Cell phone use on the shop floor can be both a distraction and a vital part of working in the collision shop of today.
Phone cameras make it easy to document the repair process, while the CCC app is vital to keeping a shop’s operations running smoothly. While social media use by employees on the shop floor—and off—is a discussion all its own, the simple fact that phones can stream the game and constantly receive push updates means they can take techs’ minds off the business at hand, even when it’s not the tech doing the posting.
FenderBender asked shop owners and managers about how they keep tabs on employees’ phone use during the day. Few said they have written phone policies in place. Rather, they expect their techs and others to take the lead, knowing what is and isn’t appropriate phone use, only call out employees when they absolutely have to.
“You need to be about that money and fixing these cars,” says Bryan Nuhn, center manager at Loyalty Auto in Richmond, Va. “You’re not making money on your phone, but it’s not a big deal.”
The owners and managers also had a handful of interesting insights to share. Nuhn says problem phone use is more common with younger employees, and those who are paid hourly. “Commission guys, they can be on their phone all they want,” he jokes.
Andrew Batenhorst, body shop manager at Pacific BMW in Glendale, Calif., says the shop does have a policy that bars personal phone use during business hours. He adds there are legitimate uses of cell phones on the shop floor. “Most of my technicians use CCC One on their phones for reviewing parts, work orders, etc., so I can tell pretty easily when they are doing that versus watching a soccer game or browsing Instagram.”
Batenhorst also noted one way his shop puts a pinch on personal phone use: “We do not give out our Wi-Fi password to employees, which is another deterrent so they have to use their own data plan on their phone.”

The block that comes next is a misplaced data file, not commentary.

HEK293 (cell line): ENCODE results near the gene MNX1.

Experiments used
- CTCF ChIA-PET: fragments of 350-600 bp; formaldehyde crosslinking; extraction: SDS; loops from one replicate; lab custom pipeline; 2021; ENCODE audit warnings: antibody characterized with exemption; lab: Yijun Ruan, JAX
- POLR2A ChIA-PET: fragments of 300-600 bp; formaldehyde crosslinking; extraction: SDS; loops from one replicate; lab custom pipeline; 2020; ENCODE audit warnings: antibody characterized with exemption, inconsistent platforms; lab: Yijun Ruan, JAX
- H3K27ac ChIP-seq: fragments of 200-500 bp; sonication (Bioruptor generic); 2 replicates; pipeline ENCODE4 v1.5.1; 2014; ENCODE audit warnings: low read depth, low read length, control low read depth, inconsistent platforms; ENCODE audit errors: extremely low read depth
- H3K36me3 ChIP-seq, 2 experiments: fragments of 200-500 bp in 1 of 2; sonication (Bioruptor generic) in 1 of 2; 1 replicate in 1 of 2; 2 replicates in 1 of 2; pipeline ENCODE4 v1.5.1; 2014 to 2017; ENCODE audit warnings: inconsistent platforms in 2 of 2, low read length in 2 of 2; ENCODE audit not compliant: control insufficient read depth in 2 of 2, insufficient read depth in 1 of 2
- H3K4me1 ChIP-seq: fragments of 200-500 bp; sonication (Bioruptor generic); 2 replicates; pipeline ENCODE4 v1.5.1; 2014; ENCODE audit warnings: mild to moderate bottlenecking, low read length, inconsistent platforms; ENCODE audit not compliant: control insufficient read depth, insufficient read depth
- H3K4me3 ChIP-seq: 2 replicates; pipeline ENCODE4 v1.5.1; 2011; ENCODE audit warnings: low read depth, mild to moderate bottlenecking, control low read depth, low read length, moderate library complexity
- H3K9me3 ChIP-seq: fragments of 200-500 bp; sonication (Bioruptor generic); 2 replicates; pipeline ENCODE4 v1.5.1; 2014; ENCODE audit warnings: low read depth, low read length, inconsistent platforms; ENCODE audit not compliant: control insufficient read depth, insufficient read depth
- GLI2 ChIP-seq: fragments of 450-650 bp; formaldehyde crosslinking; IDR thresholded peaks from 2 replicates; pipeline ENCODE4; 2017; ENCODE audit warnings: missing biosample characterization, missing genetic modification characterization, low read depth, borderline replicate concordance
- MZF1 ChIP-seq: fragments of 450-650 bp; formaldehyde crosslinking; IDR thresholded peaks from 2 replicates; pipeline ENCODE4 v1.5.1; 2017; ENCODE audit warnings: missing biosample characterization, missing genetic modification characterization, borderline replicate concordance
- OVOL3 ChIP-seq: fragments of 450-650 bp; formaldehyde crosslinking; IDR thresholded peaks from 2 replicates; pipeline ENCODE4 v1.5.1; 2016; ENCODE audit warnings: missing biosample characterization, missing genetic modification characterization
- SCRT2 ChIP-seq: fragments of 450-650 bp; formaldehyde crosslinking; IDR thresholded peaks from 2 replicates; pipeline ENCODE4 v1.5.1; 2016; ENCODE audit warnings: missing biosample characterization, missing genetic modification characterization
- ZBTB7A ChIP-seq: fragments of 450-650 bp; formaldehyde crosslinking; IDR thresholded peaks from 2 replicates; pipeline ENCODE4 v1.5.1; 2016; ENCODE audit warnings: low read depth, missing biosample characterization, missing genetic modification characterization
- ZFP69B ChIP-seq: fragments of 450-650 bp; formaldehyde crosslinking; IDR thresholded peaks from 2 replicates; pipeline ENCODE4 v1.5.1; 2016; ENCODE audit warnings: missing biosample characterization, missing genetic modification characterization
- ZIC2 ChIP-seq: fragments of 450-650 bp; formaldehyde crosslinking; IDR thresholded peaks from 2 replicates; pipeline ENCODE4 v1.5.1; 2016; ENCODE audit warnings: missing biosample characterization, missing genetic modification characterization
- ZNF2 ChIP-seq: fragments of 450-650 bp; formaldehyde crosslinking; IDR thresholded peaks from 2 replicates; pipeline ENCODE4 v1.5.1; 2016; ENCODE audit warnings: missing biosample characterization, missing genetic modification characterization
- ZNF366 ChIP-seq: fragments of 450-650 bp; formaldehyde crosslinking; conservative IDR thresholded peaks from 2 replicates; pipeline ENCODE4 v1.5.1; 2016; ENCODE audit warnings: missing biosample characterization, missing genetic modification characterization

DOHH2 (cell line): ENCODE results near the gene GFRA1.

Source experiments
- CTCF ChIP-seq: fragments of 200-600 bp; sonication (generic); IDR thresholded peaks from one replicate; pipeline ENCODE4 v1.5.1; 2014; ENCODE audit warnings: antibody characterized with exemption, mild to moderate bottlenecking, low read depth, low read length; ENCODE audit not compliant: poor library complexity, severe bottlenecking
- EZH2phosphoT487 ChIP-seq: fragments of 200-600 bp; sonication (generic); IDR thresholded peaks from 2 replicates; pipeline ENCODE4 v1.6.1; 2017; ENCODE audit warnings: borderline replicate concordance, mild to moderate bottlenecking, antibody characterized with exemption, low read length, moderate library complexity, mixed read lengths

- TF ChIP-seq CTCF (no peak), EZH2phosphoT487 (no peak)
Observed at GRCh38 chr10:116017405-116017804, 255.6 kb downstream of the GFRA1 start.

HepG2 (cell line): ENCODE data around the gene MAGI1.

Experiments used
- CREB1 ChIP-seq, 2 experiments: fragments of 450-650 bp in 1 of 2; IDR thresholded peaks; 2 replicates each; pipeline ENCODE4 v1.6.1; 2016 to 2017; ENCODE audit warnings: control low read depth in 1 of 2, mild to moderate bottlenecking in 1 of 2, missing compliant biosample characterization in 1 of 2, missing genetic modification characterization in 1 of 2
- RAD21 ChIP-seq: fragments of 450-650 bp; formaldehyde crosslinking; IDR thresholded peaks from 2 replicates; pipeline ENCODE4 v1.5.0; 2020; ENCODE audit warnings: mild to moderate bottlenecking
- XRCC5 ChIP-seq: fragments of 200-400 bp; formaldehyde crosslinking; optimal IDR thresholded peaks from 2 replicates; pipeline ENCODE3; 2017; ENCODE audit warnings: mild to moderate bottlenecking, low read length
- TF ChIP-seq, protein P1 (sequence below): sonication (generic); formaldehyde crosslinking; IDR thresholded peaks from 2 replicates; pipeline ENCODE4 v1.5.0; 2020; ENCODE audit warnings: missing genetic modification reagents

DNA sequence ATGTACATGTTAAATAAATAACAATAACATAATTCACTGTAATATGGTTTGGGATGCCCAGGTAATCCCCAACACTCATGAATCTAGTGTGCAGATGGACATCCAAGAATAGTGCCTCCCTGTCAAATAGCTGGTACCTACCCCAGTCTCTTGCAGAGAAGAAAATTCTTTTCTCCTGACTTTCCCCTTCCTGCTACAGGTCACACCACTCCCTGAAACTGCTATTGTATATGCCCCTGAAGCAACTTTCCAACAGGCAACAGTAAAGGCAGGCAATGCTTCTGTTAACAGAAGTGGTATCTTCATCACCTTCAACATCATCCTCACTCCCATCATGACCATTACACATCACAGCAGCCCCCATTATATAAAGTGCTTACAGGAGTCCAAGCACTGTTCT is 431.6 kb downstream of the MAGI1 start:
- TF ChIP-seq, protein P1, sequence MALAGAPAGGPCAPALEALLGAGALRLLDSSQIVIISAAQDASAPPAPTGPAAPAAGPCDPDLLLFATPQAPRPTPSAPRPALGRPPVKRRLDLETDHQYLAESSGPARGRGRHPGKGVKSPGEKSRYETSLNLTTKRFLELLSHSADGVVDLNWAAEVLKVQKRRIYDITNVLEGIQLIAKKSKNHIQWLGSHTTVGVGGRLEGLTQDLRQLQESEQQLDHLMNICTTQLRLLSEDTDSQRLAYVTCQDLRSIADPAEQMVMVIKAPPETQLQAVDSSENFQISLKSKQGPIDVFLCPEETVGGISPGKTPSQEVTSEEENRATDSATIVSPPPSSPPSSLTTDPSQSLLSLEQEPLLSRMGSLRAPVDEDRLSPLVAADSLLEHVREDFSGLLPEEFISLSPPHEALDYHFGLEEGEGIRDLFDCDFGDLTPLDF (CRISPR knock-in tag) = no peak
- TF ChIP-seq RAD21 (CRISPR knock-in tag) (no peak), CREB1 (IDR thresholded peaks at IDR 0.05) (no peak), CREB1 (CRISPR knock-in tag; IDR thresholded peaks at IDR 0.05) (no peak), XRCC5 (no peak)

At Burdolski Auto Werks in Shawnee, Kan., general manager Marisa Butler says there’s a “no phones” rule for when porters are driving or operating machinery, mainly directed at the younger ones. Otherwise, she says, phones help out on the shop floor, shooting process photos and more. “The techs use them to look up procedures, as well as for listening to music. They have not abused the privilege so I haven’t seen a need to go further than that,” Butler says. “We do, however, ask that they can still be able to hear instructions while wearing their headphones.”
Acknowledging how useful phones and similar technology can be to the repair process, Steve Simko, production manager at South of the Square Collision Center in Medina, Ohio, says the shop has given techs the tools they need so they aren’t using their personal devices.
“We encourage our techs to take pictures of things as they are coming apart to have a reminder of how they go back together, but we have gone digital with our work orders so each tech has a tablet at their disposal,” he says. “They can actually read the work order and take pictures of damage, wiring, assemblies, or whatever they want, to reference all with the same device and not on their phones.”
Simko adds that while techs are given hard copies of OEM procedures, it can still be helpful to watch a video about the process, and that’s something they can do on their tablet.
For Derkek Lighthall, owner of Committed Collision Auto Body in Hampton, N.H., illicit phone use—and any other number of potential employee issues—can be headed off during the hiring process. “By hiring solid employees that respect an owner and the shop that pays them, I don’t run into issues,” he says. “If I do run into an issue, I look at it as a lack of respect and professionalism. It’s not the phone’s fault. Some techs post about work they are doing, etc. I don’t mind that as long as it’s professional.”